KEEP ON TRUCKIN'

Today’s buzziest cars are more fuel efficient, but they’re not what Americans are really buying

Tesla CEO Elon Musk tweeted Sept. 2 that the company’s next electric car, the Model 3, will start production in two years. This came soon after the newest Tesla Model S broke Consumer Reports’ rating system with the best score ever. But even with electric and hybrid cars like Tesla’s and Audi‘s constantly grabbing headlines, it seems that Americans haven’t really changed their car-buying habits. Data from the University of Michigan show that the fuel efficiency of cars purchased in the US has remained relatively flat for eight years.

The average fuel efficiency of cars bought in the US since October 2007 has risen from about 20 miles per gallon (mpg) to a little over 25 mpg—roughly 25%—according to Michigan’s Transportation Research Institute. Over that same period, the price of crude oil has varied wildly, but seems to have had little effect on the types of cars that Americans are buying.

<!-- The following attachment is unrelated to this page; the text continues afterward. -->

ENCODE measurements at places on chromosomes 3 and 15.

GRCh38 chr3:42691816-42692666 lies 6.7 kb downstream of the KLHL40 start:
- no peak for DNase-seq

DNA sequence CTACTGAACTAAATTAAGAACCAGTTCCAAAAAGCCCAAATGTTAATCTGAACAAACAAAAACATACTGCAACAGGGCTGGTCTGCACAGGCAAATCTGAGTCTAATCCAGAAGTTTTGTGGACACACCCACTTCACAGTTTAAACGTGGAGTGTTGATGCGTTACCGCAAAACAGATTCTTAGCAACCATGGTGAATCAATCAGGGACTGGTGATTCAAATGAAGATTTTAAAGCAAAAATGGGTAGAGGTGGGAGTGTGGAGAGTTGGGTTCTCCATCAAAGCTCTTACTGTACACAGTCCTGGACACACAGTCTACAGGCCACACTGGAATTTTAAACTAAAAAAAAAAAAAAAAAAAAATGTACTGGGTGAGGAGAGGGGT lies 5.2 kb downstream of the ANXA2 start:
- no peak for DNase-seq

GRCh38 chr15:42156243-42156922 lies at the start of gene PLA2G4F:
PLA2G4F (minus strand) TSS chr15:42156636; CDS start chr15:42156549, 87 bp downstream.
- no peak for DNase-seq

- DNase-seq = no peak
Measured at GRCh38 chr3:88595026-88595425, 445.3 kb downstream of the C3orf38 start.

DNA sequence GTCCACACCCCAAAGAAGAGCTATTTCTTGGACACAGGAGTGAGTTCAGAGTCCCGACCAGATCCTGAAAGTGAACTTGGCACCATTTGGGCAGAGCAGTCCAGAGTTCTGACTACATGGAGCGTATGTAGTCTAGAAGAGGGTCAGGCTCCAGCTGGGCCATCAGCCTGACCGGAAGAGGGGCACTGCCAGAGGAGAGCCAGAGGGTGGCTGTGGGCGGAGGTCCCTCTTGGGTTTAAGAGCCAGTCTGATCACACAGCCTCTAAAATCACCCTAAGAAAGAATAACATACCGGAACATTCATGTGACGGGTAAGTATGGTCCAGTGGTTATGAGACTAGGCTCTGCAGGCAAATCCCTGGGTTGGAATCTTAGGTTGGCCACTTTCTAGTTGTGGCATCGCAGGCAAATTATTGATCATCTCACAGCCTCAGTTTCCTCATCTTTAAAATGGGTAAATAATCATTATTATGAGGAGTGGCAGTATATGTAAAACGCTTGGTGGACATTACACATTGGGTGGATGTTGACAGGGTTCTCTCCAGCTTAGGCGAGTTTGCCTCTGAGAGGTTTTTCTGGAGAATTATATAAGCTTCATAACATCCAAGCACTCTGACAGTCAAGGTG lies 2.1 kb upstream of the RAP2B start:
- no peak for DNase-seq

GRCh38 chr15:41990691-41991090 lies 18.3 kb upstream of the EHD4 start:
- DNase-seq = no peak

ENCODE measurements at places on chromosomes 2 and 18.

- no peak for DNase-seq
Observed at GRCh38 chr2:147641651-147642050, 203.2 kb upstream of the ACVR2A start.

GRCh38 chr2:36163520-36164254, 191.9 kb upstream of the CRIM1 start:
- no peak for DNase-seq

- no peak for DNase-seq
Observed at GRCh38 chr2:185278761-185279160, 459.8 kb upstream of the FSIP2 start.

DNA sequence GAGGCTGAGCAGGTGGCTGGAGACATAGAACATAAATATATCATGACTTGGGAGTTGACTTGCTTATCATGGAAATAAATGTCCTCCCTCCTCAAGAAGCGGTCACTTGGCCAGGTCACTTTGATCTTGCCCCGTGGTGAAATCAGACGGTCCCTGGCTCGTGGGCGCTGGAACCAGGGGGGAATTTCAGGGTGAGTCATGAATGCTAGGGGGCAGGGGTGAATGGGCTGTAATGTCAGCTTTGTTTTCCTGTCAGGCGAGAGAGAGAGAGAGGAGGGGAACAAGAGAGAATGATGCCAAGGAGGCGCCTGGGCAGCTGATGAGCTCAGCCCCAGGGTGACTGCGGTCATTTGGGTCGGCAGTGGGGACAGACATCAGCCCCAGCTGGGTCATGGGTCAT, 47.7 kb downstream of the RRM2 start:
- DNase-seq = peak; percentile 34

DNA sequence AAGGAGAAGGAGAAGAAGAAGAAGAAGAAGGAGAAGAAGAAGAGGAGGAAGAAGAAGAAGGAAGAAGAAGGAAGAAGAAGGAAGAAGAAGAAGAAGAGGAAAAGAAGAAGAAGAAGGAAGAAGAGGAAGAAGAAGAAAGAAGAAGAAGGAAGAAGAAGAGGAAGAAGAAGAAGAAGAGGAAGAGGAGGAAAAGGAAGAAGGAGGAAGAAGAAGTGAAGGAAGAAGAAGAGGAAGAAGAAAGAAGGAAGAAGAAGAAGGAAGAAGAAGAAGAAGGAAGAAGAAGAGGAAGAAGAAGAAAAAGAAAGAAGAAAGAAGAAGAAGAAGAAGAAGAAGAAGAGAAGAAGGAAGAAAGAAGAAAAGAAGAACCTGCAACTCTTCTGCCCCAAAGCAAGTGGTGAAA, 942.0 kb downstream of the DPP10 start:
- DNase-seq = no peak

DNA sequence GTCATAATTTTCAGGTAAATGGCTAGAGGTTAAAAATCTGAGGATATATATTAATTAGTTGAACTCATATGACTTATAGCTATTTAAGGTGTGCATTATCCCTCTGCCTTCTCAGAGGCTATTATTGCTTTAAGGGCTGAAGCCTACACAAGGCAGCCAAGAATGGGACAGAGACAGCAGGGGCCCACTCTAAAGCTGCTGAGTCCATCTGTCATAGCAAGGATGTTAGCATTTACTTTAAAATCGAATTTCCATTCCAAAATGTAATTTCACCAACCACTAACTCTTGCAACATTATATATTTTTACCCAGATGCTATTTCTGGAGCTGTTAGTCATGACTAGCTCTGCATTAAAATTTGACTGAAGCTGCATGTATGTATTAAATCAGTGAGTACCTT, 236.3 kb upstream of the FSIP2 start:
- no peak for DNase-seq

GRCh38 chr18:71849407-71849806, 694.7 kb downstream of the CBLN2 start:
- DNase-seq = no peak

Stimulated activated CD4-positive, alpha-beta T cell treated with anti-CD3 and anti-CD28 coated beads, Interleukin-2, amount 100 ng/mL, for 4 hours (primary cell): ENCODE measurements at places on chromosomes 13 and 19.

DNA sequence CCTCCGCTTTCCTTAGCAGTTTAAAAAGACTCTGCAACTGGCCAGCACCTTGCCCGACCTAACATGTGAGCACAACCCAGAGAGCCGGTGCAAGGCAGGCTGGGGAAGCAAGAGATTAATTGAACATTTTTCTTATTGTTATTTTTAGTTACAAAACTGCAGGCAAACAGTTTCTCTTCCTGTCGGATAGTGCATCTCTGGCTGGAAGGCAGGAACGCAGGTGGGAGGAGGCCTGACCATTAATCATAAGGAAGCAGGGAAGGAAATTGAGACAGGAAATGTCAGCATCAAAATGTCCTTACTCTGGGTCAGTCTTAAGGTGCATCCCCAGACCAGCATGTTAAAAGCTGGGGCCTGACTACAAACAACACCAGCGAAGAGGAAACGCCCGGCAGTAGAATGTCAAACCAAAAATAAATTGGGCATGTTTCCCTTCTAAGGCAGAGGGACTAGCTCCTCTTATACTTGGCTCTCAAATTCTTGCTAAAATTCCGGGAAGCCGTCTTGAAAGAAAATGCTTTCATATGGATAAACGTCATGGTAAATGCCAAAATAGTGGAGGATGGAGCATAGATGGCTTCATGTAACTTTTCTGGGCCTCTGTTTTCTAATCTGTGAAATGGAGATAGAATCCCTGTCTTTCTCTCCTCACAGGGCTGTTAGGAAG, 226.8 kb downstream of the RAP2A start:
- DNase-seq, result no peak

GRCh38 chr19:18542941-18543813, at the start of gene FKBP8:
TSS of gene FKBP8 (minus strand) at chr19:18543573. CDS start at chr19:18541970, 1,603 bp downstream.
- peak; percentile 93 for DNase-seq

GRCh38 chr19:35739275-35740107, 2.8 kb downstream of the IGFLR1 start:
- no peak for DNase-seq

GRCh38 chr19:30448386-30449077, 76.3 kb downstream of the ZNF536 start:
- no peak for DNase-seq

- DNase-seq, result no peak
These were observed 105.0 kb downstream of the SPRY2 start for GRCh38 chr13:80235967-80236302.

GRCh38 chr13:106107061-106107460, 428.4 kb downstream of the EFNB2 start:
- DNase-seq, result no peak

It could well be the case that Americans interested in fuel efficient cars have over the years kept buying greener Priuses and Teslas, whereas Americans who are just interested in going fast in straight lines have continued to buy less fuel efficient cars. But Michigan’s report looks at all SUVs, pickup trucks, vans, and cars sold each month, and it seems utility vehicles continue to be the most popular choices for Americans, regardless of fuel efficiency. The best-selling car in the US in 2014 was the Toyota Camry, which has an average mpg of 28. But the three best-selling vehicles in the US last year were all trucks—the Camry came in fourth—and all have lower fuel efficiency ratings than the average sedan.

Whereas its most recent car, the Model X costs around $132,000, Tesla’s Model 3 is expected to cost around $35,000, which is a lot closer to the cost of the average Camry, although still expensive. Teslas are selling out as fast as the company can produce them, and other high-end electric cars are finding similar success. But even with the Toyota Prius continuing to sell quite well, it seems that until more exciting car brands are able to bring down the cost of their electric and hybrid models, fuel efficiency will continue to remain in the back of consumers’ minds.

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